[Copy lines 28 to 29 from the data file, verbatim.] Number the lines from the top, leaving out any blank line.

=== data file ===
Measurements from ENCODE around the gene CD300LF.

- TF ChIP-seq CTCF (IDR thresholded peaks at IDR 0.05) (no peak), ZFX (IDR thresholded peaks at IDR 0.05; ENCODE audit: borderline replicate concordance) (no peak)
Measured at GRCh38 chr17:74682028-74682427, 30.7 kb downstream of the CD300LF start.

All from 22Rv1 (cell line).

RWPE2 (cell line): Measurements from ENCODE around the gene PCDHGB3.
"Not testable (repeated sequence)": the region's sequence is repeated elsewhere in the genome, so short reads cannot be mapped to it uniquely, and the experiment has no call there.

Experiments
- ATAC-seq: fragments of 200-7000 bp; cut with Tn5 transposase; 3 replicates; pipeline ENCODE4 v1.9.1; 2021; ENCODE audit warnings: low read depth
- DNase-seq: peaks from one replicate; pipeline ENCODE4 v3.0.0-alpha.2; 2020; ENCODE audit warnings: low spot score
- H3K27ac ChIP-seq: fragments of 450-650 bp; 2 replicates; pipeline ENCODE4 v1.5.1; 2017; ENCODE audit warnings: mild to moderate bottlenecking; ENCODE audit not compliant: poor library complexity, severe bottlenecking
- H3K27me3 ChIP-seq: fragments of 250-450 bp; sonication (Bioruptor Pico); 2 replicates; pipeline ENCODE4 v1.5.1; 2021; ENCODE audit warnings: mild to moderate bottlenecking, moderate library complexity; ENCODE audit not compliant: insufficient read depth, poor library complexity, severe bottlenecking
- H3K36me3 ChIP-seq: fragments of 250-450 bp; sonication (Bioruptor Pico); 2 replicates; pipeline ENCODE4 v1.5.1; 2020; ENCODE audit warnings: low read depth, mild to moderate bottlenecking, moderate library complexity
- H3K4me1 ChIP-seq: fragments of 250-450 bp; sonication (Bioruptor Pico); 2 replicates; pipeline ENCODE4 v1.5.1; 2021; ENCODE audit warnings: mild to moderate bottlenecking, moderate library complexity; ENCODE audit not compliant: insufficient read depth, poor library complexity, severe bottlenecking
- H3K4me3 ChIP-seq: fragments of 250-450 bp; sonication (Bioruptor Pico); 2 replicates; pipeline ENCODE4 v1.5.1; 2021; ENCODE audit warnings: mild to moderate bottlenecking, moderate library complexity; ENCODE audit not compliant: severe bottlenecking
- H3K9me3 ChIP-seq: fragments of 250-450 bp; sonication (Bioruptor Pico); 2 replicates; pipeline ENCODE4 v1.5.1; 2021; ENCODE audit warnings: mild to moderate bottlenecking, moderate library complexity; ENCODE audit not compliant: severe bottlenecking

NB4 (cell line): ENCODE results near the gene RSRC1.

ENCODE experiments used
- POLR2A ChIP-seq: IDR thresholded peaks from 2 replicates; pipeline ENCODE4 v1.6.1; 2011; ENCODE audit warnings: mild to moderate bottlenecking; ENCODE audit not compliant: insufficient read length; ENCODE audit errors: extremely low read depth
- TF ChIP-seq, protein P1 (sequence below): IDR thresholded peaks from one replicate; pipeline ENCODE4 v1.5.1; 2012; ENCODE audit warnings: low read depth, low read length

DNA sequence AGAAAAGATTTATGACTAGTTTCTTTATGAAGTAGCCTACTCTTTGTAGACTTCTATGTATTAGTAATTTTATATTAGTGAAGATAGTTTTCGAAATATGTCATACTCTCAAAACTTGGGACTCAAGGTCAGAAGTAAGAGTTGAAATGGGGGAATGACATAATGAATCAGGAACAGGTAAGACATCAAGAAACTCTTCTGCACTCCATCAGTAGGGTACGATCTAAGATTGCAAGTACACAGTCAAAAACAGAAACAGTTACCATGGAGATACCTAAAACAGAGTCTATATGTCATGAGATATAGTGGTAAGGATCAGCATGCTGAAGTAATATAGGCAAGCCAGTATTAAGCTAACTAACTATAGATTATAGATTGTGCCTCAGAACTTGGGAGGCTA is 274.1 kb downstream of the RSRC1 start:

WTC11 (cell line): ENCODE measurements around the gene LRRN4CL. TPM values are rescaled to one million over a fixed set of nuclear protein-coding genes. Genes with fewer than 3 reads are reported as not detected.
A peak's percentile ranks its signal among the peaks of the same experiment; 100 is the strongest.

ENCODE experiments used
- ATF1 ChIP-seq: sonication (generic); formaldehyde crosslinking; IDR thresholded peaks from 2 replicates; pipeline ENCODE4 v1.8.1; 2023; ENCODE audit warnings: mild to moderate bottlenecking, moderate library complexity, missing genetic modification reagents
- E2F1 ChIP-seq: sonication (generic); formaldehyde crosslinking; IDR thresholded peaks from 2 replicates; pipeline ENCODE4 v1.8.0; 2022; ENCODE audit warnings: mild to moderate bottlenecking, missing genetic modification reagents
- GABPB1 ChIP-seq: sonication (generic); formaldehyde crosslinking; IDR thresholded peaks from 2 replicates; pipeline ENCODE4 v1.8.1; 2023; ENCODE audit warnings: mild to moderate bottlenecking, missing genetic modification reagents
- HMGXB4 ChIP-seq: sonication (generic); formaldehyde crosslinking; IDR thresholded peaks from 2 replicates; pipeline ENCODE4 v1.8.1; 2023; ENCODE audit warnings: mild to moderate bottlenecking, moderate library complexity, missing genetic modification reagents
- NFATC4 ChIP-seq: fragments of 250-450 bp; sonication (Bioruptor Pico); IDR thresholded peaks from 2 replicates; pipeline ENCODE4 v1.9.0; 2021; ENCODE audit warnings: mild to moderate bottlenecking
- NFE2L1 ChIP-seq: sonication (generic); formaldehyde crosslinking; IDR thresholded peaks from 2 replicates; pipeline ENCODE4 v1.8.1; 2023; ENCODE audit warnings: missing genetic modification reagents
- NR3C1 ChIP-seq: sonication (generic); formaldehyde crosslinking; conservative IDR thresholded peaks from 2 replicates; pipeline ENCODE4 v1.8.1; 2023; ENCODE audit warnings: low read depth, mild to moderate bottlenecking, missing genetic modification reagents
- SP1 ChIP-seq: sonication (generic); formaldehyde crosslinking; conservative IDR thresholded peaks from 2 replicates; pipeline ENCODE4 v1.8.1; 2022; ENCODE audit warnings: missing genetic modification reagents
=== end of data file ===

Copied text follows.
- NFATC4 ChIP-seq: fragments of 250-450 bp; sonication (Bioruptor Pico); IDR thresholded peaks from 2 replicates; pipeline ENCODE4 v1.9.0; 2021; ENCODE audit warnings: mild to moderate bottlenecking
- NFE2L1 ChIP-seq: sonication (generic); formaldehyde crosslinking; IDR thresholded peaks from 2 replicates; pipeline ENCODE4 v1.8.1; 2023; ENCODE audit warnings: missing genetic modification reagents